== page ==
Lewis County held its third preliminary 2021 budget meeting Thursday, where Superior Court, District Court, Radio Services, and Juvenile Services updated county commissioners on their financial status during the pandemic.
The courts made the most significant requests, with Superior Court Administrator Susie Palmateer presenting three separate requests totaling over $300,000. The first request of $122,000 would cover indigent defense services. According to Palmateer, a change in state law means the county will be on the hook for a bigger share of attorney fees.
“Unfortunately, this is another one of those unfunded mandates,” Palmateer said. “It’s coming by surprise to a lot of the courts … it’s what we’re stuck with and I don’t see it changing, either.”
The courts are also requesting $174,750 to increase how much indigent defense attorneys are paid per case. The request would mean the county would shell out $1,000 per case instead of $850 — it aligns with a 2008 request that was never fully approved, and would likely be the last request for awhile in terms of case compensation, according to Palmateer.
Palmateer and Budget Manager Becky Butler noted that the county is lucky in who they’ve been able to retain for indigent defense. Unlike some other counties, Lewis County’s indigent defense attorneys have decades of experience.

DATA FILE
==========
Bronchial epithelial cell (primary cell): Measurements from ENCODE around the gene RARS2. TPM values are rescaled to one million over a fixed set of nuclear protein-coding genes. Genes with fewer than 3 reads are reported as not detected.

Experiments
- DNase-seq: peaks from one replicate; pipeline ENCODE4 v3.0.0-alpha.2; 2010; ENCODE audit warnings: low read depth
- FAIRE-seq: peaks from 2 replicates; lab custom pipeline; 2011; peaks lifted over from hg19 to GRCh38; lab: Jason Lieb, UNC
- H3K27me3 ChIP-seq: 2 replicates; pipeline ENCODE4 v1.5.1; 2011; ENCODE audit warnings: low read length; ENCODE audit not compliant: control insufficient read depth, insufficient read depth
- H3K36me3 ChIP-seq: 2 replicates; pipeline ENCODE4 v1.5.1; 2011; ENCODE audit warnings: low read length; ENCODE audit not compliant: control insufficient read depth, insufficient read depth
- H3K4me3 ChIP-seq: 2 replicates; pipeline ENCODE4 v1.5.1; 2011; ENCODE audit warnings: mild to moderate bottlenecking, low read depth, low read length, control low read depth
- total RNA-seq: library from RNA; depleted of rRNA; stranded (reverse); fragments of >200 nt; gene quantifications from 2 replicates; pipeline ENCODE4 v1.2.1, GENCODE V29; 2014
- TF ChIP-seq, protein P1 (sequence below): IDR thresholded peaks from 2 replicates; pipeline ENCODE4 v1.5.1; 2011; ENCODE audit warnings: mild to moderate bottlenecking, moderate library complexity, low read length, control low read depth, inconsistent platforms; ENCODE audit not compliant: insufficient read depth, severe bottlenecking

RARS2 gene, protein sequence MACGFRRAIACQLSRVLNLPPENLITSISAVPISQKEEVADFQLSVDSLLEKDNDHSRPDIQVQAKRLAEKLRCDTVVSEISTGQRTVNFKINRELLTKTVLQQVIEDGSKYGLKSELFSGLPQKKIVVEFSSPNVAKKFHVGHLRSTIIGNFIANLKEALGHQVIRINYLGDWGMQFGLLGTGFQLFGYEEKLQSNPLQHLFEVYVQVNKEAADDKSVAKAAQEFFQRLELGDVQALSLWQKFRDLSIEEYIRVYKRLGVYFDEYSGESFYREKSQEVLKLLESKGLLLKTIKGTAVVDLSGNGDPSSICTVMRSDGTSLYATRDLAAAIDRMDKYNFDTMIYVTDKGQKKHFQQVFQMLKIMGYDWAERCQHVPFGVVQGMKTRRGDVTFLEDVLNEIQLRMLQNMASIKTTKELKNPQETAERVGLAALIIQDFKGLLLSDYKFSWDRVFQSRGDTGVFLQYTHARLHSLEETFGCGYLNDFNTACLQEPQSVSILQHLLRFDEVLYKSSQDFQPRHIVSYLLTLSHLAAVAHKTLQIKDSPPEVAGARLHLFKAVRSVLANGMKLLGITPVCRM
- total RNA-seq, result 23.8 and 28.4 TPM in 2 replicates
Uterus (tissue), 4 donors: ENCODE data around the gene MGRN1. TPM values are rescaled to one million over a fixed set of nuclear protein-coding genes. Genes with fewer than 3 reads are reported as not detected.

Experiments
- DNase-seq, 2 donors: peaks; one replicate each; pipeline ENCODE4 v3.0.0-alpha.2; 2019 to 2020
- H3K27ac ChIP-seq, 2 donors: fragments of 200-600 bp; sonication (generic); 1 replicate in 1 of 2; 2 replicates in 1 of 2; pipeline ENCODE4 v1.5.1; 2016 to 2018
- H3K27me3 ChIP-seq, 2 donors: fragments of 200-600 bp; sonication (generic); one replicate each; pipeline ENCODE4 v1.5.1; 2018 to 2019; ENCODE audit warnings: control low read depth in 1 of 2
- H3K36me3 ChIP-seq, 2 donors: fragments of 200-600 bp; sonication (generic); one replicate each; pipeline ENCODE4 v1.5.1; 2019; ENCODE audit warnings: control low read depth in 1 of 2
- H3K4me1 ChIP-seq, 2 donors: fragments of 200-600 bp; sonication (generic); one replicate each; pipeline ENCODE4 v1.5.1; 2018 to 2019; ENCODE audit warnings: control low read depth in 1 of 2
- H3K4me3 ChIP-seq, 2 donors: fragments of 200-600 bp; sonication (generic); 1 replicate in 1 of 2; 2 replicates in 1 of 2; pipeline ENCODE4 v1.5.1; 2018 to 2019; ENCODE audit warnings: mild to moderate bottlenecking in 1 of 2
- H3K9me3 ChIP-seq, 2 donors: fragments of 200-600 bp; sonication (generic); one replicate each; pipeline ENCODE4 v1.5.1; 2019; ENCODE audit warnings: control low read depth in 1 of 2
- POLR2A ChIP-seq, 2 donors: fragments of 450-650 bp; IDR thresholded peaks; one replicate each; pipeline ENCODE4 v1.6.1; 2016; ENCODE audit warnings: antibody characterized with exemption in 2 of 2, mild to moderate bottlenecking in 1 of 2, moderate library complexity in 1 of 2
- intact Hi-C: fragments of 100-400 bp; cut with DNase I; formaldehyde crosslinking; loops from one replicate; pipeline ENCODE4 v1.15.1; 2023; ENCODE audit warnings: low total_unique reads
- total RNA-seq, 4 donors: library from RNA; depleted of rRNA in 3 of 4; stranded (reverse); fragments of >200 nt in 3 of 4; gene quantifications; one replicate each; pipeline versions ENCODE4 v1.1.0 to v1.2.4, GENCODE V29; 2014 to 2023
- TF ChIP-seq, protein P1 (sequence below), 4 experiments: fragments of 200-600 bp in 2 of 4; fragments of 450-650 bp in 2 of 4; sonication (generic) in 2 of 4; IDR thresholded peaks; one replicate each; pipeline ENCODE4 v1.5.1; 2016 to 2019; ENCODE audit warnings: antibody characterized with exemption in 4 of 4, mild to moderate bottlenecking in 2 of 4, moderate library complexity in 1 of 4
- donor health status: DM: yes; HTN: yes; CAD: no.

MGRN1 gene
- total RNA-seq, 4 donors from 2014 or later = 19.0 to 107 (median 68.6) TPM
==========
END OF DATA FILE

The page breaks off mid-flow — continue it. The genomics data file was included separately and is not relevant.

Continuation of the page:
The court’s final request, for just over $9,000, would go toward increasing the Superior Court Commissioner’s salary, which is currently set at $162,337. The increase would get the position back to 85 percent of the judges’ current salaries, which are set by the state.
County Manager Erik Martin also presented the District Court’s request to renew a five-year contract with indigent defense attorneys, which would have built-in annual increases, eventually resulting in a $325,123 increase over 2019.
If a five-year contract were approved, attorneys may be paid double for domestic violence or DUI cases, and more if the case went to trial.
“In 2019 there were four jury trials,” Martin said. “So not very many.”
Juvenile Services did not request an increase, with administrator Shad Hail saying the department is “situated very well.” However, probation manager Ricki Anders predicted a surge in cases as more and more kids slip through the cracks of online learning. Anders said a substantial amount of kids in the system got lost in the transition between eighth grade and high school, sometimes because a lack of secure internet made distanced learning more difficult.
In past summers, Anders said Juvenile Services organized outings to hikes or baseball games in order to keep kids out of trouble. But with COVID-19 restrictions, those didn’t happen, and at-risk youth have subsequently been more prone to using drugs and alcohol or engage in criminal and risky behavior.
“We’re going to see a huge increase in teen pregnancy, I think in the next year,” she said.
Radio Service Administrator Scott Mattoon said although Lewis County’s radio and 911 infrastructure is in need of an overhaul, the department is not requesting a budget increase from the county.
Half of Thursday’s budget meetings were canceled due to a power outage. The last few county departments still need to present their preliminary budgets before commissioners begin to make decisions in November.